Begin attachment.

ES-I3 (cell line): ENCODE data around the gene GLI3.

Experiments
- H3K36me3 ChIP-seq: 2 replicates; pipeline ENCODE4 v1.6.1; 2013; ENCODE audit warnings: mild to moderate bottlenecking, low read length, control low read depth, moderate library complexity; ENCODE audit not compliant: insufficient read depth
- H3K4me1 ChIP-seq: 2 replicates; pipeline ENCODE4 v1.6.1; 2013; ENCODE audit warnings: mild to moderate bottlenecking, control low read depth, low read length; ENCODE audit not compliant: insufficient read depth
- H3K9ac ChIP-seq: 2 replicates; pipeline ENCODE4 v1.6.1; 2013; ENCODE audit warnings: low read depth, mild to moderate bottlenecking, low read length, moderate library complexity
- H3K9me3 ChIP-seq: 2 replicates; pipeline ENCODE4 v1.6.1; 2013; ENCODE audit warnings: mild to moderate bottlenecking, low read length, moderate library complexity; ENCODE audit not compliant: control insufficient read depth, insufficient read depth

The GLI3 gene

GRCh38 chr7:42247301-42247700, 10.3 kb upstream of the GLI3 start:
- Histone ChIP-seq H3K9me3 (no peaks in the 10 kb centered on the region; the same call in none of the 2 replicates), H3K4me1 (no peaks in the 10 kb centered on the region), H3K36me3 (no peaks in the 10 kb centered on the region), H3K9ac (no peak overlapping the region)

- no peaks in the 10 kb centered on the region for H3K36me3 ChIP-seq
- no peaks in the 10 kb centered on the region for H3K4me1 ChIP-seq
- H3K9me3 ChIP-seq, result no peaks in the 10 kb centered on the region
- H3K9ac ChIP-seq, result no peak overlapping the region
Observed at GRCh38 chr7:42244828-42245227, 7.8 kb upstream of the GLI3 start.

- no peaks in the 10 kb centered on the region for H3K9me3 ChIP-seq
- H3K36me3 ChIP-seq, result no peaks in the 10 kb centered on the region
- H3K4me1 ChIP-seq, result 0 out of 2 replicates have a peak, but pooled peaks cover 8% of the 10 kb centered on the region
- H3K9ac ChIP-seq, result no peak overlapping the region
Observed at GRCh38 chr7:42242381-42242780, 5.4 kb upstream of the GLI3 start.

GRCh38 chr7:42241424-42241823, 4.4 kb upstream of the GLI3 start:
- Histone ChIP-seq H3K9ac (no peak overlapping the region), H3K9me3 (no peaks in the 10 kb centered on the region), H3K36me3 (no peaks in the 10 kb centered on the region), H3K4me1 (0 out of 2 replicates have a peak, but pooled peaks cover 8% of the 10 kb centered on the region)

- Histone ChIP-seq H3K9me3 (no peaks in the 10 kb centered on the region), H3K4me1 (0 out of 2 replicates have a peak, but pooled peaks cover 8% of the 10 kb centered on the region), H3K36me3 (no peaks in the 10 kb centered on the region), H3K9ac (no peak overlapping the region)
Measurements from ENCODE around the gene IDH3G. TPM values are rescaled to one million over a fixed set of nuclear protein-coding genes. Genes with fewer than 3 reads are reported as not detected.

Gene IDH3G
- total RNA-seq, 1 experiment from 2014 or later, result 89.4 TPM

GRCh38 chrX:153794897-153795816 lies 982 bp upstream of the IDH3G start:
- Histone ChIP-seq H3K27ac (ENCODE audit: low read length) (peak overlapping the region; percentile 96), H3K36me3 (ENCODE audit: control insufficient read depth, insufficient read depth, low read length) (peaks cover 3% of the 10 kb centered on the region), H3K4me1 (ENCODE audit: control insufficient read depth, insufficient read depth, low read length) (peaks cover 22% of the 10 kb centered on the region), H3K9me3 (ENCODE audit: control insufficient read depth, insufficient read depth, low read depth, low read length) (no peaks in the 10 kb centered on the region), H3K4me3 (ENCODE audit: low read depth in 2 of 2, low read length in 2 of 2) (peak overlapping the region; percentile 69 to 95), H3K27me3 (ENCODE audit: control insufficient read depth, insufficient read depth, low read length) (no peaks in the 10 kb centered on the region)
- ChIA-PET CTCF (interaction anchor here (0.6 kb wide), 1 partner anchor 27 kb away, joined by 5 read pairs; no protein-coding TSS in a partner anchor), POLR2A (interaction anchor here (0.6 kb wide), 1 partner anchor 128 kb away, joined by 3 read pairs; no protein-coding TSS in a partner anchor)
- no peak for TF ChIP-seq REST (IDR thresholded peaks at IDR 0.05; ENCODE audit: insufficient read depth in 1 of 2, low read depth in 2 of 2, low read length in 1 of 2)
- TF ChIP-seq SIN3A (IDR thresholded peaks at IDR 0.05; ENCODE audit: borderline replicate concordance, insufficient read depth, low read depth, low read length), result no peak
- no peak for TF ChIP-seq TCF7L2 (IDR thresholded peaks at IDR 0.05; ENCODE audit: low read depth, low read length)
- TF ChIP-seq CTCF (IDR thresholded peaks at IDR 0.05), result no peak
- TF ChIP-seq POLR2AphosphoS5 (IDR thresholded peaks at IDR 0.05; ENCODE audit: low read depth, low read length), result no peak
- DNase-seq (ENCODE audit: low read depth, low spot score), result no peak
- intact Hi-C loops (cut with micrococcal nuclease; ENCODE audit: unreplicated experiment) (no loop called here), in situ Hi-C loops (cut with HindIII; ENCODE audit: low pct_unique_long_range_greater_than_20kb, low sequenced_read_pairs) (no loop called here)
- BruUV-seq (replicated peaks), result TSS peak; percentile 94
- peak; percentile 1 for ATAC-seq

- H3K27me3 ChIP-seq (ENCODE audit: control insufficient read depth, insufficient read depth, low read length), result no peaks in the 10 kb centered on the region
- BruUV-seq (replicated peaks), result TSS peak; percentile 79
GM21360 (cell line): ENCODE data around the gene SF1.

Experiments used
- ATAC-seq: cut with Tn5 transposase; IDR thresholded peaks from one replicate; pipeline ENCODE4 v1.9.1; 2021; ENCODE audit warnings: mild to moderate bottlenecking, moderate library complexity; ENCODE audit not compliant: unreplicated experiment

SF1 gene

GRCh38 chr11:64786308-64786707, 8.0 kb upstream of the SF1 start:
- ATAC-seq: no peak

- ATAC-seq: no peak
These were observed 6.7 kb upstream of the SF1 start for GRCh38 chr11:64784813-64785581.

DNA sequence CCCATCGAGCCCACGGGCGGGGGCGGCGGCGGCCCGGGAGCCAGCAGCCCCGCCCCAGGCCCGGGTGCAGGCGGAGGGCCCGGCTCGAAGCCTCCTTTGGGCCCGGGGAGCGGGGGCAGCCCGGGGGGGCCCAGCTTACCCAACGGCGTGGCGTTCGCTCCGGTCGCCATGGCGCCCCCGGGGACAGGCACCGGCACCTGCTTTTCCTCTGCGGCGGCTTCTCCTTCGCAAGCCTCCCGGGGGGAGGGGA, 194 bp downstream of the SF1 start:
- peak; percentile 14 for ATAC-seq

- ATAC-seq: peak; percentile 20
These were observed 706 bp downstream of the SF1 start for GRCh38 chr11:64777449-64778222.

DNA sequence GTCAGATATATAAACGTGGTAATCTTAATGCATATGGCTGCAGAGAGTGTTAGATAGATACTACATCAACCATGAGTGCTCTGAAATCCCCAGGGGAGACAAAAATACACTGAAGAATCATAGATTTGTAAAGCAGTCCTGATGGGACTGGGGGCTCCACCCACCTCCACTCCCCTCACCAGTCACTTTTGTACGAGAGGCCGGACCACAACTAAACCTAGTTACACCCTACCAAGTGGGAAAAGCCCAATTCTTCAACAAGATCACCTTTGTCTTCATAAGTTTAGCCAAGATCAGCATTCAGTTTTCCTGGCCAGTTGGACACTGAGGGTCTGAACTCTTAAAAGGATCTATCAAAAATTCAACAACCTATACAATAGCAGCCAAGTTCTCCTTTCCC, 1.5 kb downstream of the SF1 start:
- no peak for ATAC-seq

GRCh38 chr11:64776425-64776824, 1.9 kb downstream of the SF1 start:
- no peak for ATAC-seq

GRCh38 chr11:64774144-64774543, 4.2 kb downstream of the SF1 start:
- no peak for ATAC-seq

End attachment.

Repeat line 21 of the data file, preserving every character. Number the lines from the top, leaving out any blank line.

- Histone ChIP-seq H3K9ac (no peak overlapping the region), H3K9me3 (no peaks in the 10 kb centered on the region), H3K36me3 (no peaks in the 10 kb centered on the region), H3K4me1 (0 out of 2 replicates have a peak, but pooled peaks cover 8% of the 10 kb centered on the region)